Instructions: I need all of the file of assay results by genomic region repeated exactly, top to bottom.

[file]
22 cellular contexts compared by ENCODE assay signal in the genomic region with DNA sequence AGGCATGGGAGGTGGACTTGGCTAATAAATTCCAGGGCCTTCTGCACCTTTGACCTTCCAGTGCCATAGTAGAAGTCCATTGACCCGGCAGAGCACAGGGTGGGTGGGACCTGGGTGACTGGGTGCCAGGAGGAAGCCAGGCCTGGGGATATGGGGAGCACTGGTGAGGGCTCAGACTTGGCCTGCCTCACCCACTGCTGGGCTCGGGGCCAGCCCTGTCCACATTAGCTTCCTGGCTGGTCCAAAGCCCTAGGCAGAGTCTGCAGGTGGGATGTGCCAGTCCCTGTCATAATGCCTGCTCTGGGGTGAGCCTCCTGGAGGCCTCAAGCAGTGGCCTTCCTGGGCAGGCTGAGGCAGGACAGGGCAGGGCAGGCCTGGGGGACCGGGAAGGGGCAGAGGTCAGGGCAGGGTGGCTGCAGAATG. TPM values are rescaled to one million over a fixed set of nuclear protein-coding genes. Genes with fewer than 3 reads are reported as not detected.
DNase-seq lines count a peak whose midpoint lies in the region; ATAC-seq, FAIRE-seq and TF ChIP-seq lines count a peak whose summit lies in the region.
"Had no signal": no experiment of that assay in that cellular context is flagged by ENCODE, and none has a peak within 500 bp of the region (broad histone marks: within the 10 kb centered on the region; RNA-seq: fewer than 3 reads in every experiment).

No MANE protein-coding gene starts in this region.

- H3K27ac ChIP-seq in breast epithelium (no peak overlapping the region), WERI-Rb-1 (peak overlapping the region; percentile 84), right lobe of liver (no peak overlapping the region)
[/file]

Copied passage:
22 cellular contexts compared by ENCODE assay signal in the genomic region with DNA sequence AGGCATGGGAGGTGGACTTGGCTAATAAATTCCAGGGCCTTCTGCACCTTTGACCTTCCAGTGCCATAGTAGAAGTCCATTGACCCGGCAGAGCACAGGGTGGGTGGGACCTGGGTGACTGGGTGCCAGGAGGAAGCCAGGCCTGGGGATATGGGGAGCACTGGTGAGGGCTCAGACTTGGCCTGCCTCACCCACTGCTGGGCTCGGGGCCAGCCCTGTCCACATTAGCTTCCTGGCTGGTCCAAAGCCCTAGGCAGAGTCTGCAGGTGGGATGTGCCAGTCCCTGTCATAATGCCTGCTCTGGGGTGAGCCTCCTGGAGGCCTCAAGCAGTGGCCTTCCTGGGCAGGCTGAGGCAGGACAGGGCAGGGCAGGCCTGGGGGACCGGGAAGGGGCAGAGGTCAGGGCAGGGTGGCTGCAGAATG. TPM values are rescaled to one million over a fixed set of nuclear protein-coding genes. Genes with fewer than 3 reads are reported as not detected.
DNase-seq lines count a peak whose midpoint lies in the region; ATAC-seq, FAIRE-seq and TF ChIP-seq lines count a peak whose summit lies in the region.
"Had no signal": no experiment of that assay in that cellular context is flagged by ENCODE, and none has a peak within 500 bp of the region (broad histone marks: within the 10 kb centered on the region; RNA-seq: fewer than 3 reads in every experiment).

No MANE protein-coding gene starts in this region.

- H3K27ac ChIP-seq in breast epithelium (no peak overlapping the region), WERI-Rb-1 (peak overlapping the region; percentile 84), right lobe of liver (no peak overlapping the region)